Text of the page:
Journalism Tips #13: ‘Learn To Disconnect’

Thank you for joining us for another installment in our our ongoing Journalism Tips series. We started this column as a way to help aspiring writers get their start in music, but over the couple months we have been evolving into a place writers come to have their questions about life in the business answered. Today we are continuing that effort with a response to a question posed by multiple reader in regards to the best skill any writer can develop. If you have any questions about developing as a writer/blogger in music, please do not hesitate email and share your thoughts. We can also be found on Twitter and Facebook.

In the age of social media and instant connectivity it can be hard to resist the promise of instant gratification that comes with being the first to post about a certain artist or topic. There is a seemingly endless demand for content in 2014, and the allure of grabbing a few new clicks by hopping on the next breaking items a temptation every music writer knows all too well. What professionals realize that amateurs do not is that no amount of mindless content will ever build a sustainable career. Breaking news and being on top of the latest headline may garner short term recognition, but lasting careers are built on original ideas and unique perspectives. You have to separate yourself from the deafening roar of blogs and writers that already exists so that people seek out your work. They will still want to hear about the latest and great music, but they specifically want to hear about it from you. Delivered in your voice with your unique phrasing and style. 

I am not sure I could ever properly explain how one develops their own style, but from my own experiences and witnessing others rise through the professional ranks I can tell you the path to setting yourself apart begins with learning to disconnect. I spent years of my so-called professional career waking up at the crack of dawn with the sole intention of churning out as much news as I could in the hours ahead. My blog was young and so was I, at least in the professional sense, and I fell victim to the idea enough quickly posted breaking news bits would establish either myself or my site as something special in the business. What I did not realize at the time was that the only thing my rushed posts amounted to was a slightly condensed version of whatever information was in the press release or separate site’s post I was using as my source. I was making a lot of posts, but creating very little in the form of actual content. My URL and whatever writing talents I had at the time were a thinly veiled promotion platform for whatever talent hit my inbox first. Traffic was good, but my voice was nowhere to be found.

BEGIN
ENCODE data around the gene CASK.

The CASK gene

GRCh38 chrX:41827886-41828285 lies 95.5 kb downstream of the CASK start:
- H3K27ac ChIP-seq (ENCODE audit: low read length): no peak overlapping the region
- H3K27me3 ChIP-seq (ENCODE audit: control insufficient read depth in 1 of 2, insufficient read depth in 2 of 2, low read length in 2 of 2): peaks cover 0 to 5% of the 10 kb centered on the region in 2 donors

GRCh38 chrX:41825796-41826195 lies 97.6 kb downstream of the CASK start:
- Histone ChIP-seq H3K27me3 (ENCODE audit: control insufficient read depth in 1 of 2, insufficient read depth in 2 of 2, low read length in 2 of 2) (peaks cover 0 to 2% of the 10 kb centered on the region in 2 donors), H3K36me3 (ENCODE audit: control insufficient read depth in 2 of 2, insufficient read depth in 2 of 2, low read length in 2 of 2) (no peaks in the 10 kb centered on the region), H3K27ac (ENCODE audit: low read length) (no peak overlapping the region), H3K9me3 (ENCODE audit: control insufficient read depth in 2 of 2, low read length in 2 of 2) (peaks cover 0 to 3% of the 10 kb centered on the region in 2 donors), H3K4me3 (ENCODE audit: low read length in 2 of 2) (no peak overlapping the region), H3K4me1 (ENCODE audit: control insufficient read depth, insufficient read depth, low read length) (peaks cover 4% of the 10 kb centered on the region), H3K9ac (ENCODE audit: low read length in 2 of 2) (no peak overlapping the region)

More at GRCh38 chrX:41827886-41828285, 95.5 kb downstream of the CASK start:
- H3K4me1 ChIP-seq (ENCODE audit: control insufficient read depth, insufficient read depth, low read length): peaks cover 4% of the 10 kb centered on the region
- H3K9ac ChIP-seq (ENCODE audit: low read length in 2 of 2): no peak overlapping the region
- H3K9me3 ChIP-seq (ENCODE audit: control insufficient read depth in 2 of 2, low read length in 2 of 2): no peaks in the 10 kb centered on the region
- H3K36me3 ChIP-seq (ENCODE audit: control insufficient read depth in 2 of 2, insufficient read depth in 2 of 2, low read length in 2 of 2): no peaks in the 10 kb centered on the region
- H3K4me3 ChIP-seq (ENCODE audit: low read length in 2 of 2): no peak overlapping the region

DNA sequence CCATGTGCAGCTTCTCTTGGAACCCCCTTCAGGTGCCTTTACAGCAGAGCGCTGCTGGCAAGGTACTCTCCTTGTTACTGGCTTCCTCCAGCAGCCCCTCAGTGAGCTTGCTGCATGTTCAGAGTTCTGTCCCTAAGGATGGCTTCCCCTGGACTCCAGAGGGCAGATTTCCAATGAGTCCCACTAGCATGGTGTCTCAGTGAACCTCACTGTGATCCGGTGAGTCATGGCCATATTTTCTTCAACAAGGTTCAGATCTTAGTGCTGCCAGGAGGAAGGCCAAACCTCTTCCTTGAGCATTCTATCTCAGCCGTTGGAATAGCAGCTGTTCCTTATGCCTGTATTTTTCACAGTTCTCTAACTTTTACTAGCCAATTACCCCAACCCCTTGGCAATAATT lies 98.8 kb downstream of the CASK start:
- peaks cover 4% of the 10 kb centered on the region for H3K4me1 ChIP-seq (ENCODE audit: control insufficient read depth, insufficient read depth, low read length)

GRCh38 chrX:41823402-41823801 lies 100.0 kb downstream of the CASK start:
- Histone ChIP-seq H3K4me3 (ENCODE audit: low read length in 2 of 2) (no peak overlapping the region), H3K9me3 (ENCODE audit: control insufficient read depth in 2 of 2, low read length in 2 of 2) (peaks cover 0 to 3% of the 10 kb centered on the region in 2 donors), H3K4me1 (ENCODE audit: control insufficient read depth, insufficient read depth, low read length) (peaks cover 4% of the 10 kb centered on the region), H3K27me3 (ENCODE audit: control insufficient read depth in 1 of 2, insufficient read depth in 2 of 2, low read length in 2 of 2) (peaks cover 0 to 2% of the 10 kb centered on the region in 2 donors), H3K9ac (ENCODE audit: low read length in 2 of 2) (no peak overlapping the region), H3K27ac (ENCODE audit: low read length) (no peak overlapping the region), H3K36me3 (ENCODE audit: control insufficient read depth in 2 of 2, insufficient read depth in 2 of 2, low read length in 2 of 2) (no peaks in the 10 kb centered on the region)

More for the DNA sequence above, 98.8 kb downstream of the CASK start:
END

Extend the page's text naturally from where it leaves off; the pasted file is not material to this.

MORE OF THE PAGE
Somewhere amidst my fourth year of writing I felt like I had hit a new plateau where I could write about anything that interested me and my readers would follow. I was writing more original content than I had before, but I was also still making as much time as possible for news. My site also had at least fifteen additional contributors at this point, and each of them were responsible for creating a minimum of three posts a day. If the sun set and we had yet to break twenty ‘stories’ I thought I had somehow failed myself and my audience. That audience, however, was not really mine to fail. They were news hungry clickers, jumping from Twitter feed to Facebook feed and back again in search of headlines that grab their attention. They were after the video, song, tour, or other media-related item at the center of the story and not my site or the voices of anyone writing for it. We were ubiquitous in music blogging, inseparable from countless other teens and twenty-somethings with a working knowledge of WordPress, Blogger, or Tumblr. If we didn’t get the latest hot item out within minutes of the people we saw as competition our posts saw no traffic. Truth be told those posts did not really deserve any traffic in the first place. They were lifeless and filled with stale writing that regurgitated press releases in ways not too distant from my writing habits three years prior. I was spinning my wheels at best, and in doing so causing a lot of other aspiring writers to do the same.